Keywords: Scotland, Scottish, British, North, Northern, East, Aberdeenshire, Royal, Deeside, Banchory, Crathes, Harestone, road, Neuk, hayrake, farm, entrance, layby, Aurora, Borealis, Arc, Rays, Northern, Lights, Merry Dancers, landscape, upright, streaming, flaming, moving, movement, active, activity, bright, patches, photos, photographs, sunspots, solar, flares, CME, electrons, photons, storms, energy, sun, stars, Cassiopeia, oxygen, nitrogen, moonlight, gas, Van, Allen, belt, ionosphere, flares, space, molecules, magnetic, disturbance, magnetometers, belts, radiation, purple, red, green, yellow, pink, colourful, colorful, coloured, colored, colours, colors, moon, whirls, celestial, clouds, nature, dark, nights, night-time, forest, 1990, April, 18th, slide, film, Fuji, RHP, 1600asa, 35mm, time, exposure, Nikon, FM2, wide, angle, lens, 28mm, f2.8, scanned, scan, captured
Aurora The Neuk au75136ajhp 
 Scotland Aurora Borealis high rays purple nitrogen gas April spring 1990 taken on the Harestone Road just east of Banchory from the small pull off at The Neuk Farm which the local farmer used as an area to dump his old hayrake and a few bales of straw. Taken on the 18th April at 01.45hrs BST is one of the many displays in early 1990, a decade which proved to be an extremely productive one for Aurora displays and photography. I have already added other photos taken using Fuji RHP 35mm slide film rated at 1600asa and developed in this case at my local Lab in Aberdeen for 1600asa-pushed 2 stops. They were exposed around 20secs which from experience I had settled on as about the best combination of film, exposure time and with a 28mm or 24mm f2.8 wide angle lens so these are much brighter and more colour saturated although slightly more visual than would be seen with the human eye. What cannot be recorded is the amount of movement of the rays especially when tracking right to left. In some of the photos there is a hint of purple evidence of nitrogen gas being excited as against the more common occurrence of red and green oxygen gas and this is one of several taken over the space of 5-7 minutes illustrating the ever changing nature of an active display. 
 Keywords: Scotland, Scottish, British, North, Northern, East, Aberdeenshire, Royal, Deeside, Banchory, Crathes, Harestone, road, Neuk, hayrake, farm, entrance, layby, Aurora, Borealis, Arc, Rays, Northern, Lights, Merry Dancers, landscape, upright, streaming, flaming, moving, movement, active, activity, bright, patches, photos, photographs, sunspots, solar, flares, CME, electrons, photons, storms, energy, sun, stars, Cassiopeia, oxygen, nitrogen, moonlight, gas, Van, Allen, belt, ionosphere, flares, space, molecules, magnetic, disturbance, magnetometers, belts, radiation, purple, red, green, yellow, pink, colourful, colorful, coloured, colored, colours, colors, moon, whirls, celestial, clouds, nature, dark, nights, night-time, forest, 1990, April, 18th, slide, film, Fuji, RHP, 1600asa, 35mm, time, exposure, Nikon, FM2, wide, angle, lens, 28mm, f2.8, scanned, scan, captured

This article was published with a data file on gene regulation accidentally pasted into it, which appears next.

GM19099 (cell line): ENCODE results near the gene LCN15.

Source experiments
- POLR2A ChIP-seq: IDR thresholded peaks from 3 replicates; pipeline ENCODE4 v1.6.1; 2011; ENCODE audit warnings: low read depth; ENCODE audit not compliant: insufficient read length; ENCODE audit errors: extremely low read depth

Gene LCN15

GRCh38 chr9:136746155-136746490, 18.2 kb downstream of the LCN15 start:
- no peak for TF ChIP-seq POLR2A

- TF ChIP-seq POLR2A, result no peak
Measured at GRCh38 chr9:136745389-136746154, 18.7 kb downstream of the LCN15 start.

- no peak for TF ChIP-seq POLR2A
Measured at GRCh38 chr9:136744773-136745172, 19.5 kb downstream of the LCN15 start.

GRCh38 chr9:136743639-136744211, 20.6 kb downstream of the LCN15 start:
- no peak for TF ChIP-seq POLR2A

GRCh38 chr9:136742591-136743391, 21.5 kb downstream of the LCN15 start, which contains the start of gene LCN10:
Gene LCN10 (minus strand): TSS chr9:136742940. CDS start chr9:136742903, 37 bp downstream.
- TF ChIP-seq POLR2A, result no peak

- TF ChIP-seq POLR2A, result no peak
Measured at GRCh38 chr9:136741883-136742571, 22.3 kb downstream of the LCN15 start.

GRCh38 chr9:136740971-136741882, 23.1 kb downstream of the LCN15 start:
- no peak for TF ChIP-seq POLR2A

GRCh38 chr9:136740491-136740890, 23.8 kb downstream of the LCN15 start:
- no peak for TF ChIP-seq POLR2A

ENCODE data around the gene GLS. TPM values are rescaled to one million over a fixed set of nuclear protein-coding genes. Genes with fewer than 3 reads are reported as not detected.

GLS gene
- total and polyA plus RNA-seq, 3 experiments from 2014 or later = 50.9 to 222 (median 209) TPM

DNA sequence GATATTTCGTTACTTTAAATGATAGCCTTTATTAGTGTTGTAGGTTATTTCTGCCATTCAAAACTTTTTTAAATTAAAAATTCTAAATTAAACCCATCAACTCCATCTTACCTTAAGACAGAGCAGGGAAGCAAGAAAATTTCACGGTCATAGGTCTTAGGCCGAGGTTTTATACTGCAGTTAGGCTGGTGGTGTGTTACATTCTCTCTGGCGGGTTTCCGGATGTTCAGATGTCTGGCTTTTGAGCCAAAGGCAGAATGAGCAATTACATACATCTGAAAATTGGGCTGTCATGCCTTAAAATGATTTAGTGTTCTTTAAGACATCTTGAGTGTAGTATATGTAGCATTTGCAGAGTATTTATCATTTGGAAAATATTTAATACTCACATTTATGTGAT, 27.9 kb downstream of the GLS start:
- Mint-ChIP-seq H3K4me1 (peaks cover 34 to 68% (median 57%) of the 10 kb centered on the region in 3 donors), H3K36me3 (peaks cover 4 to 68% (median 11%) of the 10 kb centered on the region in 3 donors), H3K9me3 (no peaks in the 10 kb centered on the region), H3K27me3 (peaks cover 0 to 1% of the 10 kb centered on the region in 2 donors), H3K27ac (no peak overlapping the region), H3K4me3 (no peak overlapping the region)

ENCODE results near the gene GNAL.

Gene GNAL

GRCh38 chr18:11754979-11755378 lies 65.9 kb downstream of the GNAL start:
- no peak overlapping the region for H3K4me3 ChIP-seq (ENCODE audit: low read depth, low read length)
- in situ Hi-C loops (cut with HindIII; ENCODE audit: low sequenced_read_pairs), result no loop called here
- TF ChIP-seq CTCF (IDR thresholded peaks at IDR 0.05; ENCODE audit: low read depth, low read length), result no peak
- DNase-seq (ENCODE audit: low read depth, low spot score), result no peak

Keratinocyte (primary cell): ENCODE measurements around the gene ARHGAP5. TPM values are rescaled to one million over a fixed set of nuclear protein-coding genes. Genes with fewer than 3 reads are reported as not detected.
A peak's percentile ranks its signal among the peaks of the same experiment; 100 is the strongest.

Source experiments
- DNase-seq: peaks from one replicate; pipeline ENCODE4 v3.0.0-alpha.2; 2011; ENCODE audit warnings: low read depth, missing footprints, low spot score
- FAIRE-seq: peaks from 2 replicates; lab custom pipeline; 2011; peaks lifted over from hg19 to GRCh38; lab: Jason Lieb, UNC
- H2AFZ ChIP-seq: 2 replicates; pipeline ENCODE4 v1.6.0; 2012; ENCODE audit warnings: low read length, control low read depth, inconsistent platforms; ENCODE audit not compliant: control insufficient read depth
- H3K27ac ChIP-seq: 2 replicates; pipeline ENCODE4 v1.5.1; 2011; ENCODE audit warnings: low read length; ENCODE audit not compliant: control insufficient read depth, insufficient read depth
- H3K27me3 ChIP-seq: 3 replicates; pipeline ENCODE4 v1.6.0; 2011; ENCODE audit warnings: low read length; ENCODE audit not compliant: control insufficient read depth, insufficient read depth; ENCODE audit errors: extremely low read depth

Aurora The Neuk au75136Ejhp 
 Scotland Deeside Aurora Borealis rays purple nitrogen red oxygen gas April spring 1990 taken on the Harestone Road just east of Banchory from the small pull off at The Neuk Farm which the local farmer used as an area to dump his old hayrake and a few bales of straw. Taken near the end of the display on the 18th April around 01.55hrs BST is one of the many displays in early 1990, a decade which proved to be an extremely productive one for Aurora displays and photography. I have already added other photos taken using Fuji RHP 35mm slide film rated at 1600asa and developed in this case at my local Lab in Aberdeen for 1600asa-pushed 2 stops. They were exposed around 20secs which from experience I had settled on as about the best combination of film, exposure time and with a 28mm or 24mm f2.8 wide angle lens so these are much brighter and more colour saturated although slightly more visual than would be seen with the human eye. What cannot be recorded is the amount of movement of the rays especially when tracking right to left. In some of the photos there is a hint of purple evidence of nitrogen gas being excited as against the more common occurrence of red and green oxygen gas and this is one of several taken over the space of 5-7 minutes illustrating the ever changing nature of an active display. 
 Keywords: Scotland, Scottish, British, North, Northern, East, Aberdeenshire, Royal, Deeside, Banchory, Crathes, Harestone, road, Neuk, hayrake, farm, entrance, layby, Aurora, Borealis, Arc, Rays, Northern, Lights, Merry Dancers, landscape, upright, streaming, flaming, moving, movement, active, activity, bright, patches, photos, photographs, sunspots, solar, flares, CME, electrons, photons, storms, energy, sun, stars, Cassiopeia, oxygen, nitrogen, moonlight, gas, Van, Allen, belt, ionosphere, flares, space, molecules, magnetic, disturbance, magnetometers, belts, radiation, purple, red, green, yellow, pink, colourful, colorful, coloured, colored, colours, colors, moon, whirls, celestial, clouds, nature, dark, nights, night-time, forest, 1990, April, 18th, slide, film, Fuji, RHP, 1600asa, 35mm, time, exposure, Nikon, FM2, wide, angle, lens, 28mm, f2.8, scanned, scan, captured
Aurora The Neuk au75135ajhp